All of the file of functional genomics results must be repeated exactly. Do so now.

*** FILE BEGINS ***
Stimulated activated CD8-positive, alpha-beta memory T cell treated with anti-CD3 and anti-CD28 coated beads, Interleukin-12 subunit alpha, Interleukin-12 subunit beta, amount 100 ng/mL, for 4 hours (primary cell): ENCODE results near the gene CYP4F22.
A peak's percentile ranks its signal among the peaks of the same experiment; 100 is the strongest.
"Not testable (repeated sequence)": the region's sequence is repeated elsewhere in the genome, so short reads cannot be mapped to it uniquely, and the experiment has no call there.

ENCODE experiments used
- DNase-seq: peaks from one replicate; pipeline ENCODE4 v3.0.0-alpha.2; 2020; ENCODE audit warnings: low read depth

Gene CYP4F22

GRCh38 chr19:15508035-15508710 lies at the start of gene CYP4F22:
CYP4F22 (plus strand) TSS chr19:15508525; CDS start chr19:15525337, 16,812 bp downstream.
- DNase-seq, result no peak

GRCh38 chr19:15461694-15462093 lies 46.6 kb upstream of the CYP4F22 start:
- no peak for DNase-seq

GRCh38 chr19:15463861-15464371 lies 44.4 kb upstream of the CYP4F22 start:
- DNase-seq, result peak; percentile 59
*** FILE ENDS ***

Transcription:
Stimulated activated CD8-positive, alpha-beta memory T cell treated with anti-CD3 and anti-CD28 coated beads, Interleukin-12 subunit alpha, Interleukin-12 subunit beta, amount 100 ng/mL, for 4 hours (primary cell): ENCODE results near the gene CYP4F22.
A peak's percentile ranks its signal among the peaks of the same experiment; 100 is the strongest.
"Not testable (repeated sequence)": the region's sequence is repeated elsewhere in the genome, so short reads cannot be mapped to it uniquely, and the experiment has no call there.

ENCODE experiments used
- DNase-seq: peaks from one replicate; pipeline ENCODE4 v3.0.0-alpha.2; 2020; ENCODE audit warnings: low read depth

Gene CYP4F22

GRCh38 chr19:15508035-15508710 lies at the start of gene CYP4F22:
CYP4F22 (plus strand) TSS chr19:15508525; CDS start chr19:15525337, 16,812 bp downstream.
- DNase-seq, result no peak

GRCh38 chr19:15461694-15462093 lies 46.6 kb upstream of the CYP4F22 start:
- no peak for DNase-seq

GRCh38 chr19:15463861-15464371 lies 44.4 kb upstream of the CYP4F22 start:
- DNase-seq, result peak; percentile 59